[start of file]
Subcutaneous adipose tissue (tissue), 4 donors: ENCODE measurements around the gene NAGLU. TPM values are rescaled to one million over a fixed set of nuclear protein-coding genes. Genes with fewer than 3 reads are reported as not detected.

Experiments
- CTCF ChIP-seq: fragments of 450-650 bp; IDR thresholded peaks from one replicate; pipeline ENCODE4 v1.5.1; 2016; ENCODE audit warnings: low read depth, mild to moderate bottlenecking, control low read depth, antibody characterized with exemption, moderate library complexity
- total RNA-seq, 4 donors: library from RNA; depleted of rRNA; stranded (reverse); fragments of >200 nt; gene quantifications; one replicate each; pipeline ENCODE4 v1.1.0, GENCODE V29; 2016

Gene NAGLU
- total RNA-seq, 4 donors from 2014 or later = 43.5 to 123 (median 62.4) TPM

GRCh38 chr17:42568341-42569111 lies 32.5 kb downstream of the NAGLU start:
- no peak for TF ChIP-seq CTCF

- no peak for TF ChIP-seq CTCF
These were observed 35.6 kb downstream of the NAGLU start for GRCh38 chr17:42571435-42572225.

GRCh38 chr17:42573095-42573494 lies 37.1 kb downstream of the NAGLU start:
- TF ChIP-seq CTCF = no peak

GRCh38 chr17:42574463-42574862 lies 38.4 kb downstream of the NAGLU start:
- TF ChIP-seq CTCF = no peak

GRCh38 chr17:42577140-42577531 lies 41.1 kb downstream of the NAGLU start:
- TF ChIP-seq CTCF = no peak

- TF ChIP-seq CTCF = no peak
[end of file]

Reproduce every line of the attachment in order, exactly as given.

Subcutaneous adipose tissue (tissue), 4 donors: ENCODE measurements around the gene NAGLU. TPM values are rescaled to one million over a fixed set of nuclear protein-coding genes. Genes with fewer than 3 reads are reported as not detected.

Experiments
- CTCF ChIP-seq: fragments of 450-650 bp; IDR thresholded peaks from one replicate; pipeline ENCODE4 v1.5.1; 2016; ENCODE audit warnings: low read depth, mild to moderate bottlenecking, control low read depth, antibody characterized with exemption, moderate library complexity
- total RNA-seq, 4 donors: library from RNA; depleted of rRNA; stranded (reverse); fragments of >200 nt; gene quantifications; one replicate each; pipeline ENCODE4 v1.1.0, GENCODE V29; 2016

Gene NAGLU
- total RNA-seq, 4 donors from 2014 or later = 43.5 to 123 (median 62.4) TPM

GRCh38 chr17:42568341-42569111 lies 32.5 kb downstream of the NAGLU start:
- no peak for TF ChIP-seq CTCF

- no peak for TF ChIP-seq CTCF
These were observed 35.6 kb downstream of the NAGLU start for GRCh38 chr17:42571435-42572225.

GRCh38 chr17:42573095-42573494 lies 37.1 kb downstream of the NAGLU start:
- TF ChIP-seq CTCF = no peak

GRCh38 chr17:42574463-42574862 lies 38.4 kb downstream of the NAGLU start:
- TF ChIP-seq CTCF = no peak

GRCh38 chr17:42577140-42577531 lies 41.1 kb downstream of the NAGLU start:
- TF ChIP-seq CTCF = no peak

- TF ChIP-seq CTCF = no peak